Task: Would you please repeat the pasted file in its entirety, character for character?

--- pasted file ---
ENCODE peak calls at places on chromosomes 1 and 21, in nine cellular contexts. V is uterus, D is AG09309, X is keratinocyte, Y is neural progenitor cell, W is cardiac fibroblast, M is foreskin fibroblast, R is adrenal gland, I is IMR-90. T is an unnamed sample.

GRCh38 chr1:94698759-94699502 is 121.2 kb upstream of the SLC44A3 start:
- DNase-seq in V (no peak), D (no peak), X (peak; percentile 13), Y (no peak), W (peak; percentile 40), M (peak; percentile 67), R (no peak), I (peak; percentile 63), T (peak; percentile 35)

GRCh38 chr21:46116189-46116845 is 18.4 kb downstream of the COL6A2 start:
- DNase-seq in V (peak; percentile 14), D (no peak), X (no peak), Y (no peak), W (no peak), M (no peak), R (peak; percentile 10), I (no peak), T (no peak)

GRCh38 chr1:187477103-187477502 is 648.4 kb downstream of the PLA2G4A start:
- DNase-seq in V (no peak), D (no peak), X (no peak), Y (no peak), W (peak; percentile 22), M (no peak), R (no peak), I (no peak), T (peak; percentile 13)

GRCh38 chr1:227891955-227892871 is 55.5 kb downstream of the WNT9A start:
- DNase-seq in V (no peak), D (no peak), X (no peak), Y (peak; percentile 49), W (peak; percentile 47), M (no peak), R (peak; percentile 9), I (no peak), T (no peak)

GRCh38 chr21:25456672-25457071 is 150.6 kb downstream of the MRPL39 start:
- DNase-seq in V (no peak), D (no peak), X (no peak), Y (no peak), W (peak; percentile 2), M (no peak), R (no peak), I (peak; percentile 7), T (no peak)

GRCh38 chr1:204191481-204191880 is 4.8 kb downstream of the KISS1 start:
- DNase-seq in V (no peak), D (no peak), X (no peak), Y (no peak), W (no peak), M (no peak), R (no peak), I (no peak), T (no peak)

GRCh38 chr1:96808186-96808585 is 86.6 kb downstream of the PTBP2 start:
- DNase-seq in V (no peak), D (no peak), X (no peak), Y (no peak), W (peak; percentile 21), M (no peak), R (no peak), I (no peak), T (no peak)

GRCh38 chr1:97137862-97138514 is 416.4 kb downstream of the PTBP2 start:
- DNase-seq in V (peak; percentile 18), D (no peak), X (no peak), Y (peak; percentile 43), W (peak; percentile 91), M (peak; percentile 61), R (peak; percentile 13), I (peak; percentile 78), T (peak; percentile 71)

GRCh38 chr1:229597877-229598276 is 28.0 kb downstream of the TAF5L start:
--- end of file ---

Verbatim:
ENCODE peak calls at places on chromosomes 1 and 21, in nine cellular contexts. V is uterus, D is AG09309, X is keratinocyte, Y is neural progenitor cell, W is cardiac fibroblast, M is foreskin fibroblast, R is adrenal gland, I is IMR-90. T is an unnamed sample.

GRCh38 chr1:94698759-94699502 is 121.2 kb upstream of the SLC44A3 start:
- DNase-seq in V (no peak), D (no peak), X (peak; percentile 13), Y (no peak), W (peak; percentile 40), M (peak; percentile 67), R (no peak), I (peak; percentile 63), T (peak; percentile 35)

GRCh38 chr21:46116189-46116845 is 18.4 kb downstream of the COL6A2 start:
- DNase-seq in V (peak; percentile 14), D (no peak), X (no peak), Y (no peak), W (no peak), M (no peak), R (peak; percentile 10), I (no peak), T (no peak)

GRCh38 chr1:187477103-187477502 is 648.4 kb downstream of the PLA2G4A start:
- DNase-seq in V (no peak), D (no peak), X (no peak), Y (no peak), W (peak; percentile 22), M (no peak), R (no peak), I (no peak), T (peak; percentile 13)

GRCh38 chr1:227891955-227892871 is 55.5 kb downstream of the WNT9A start:
- DNase-seq in V (no peak), D (no peak), X (no peak), Y (peak; percentile 49), W (peak; percentile 47), M (no peak), R (peak; percentile 9), I (no peak), T (no peak)

GRCh38 chr21:25456672-25457071 is 150.6 kb downstream of the MRPL39 start:
- DNase-seq in V (no peak), D (no peak), X (no peak), Y (no peak), W (peak; percentile 2), M (no peak), R (no peak), I (peak; percentile 7), T (no peak)

GRCh38 chr1:204191481-204191880 is 4.8 kb downstream of the KISS1 start:
- DNase-seq in V (no peak), D (no peak), X (no peak), Y (no peak), W (no peak), M (no peak), R (no peak), I (no peak), T (no peak)

GRCh38 chr1:96808186-96808585 is 86.6 kb downstream of the PTBP2 start:
- DNase-seq in V (no peak), D (no peak), X (no peak), Y (no peak), W (peak; percentile 21), M (no peak), R (no peak), I (no peak), T (no peak)

GRCh38 chr1:97137862-97138514 is 416.4 kb downstream of the PTBP2 start:
- DNase-seq in V (peak; percentile 18), D (no peak), X (no peak), Y (peak; percentile 43), W (peak; percentile 91), M (peak; percentile 61), R (peak; percentile 13), I (peak; percentile 78), T (peak; percentile 71)

GRCh38 chr1:229597877-229598276 is 28.0 kb downstream of the TAF5L start: